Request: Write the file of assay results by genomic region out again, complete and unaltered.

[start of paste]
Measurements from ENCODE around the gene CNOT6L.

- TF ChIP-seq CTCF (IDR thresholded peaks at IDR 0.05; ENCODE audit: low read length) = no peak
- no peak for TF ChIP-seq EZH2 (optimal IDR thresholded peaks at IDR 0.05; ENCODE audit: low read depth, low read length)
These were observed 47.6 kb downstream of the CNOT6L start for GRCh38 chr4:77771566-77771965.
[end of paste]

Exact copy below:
Measurements from ENCODE around the gene CNOT6L.

- TF ChIP-seq CTCF (IDR thresholded peaks at IDR 0.05; ENCODE audit: low read length) = no peak
- no peak for TF ChIP-seq EZH2 (optimal IDR thresholded peaks at IDR 0.05; ENCODE audit: low read depth, low read length)
These were observed 47.6 kb downstream of the CNOT6L start for GRCh38 chr4:77771566-77771965.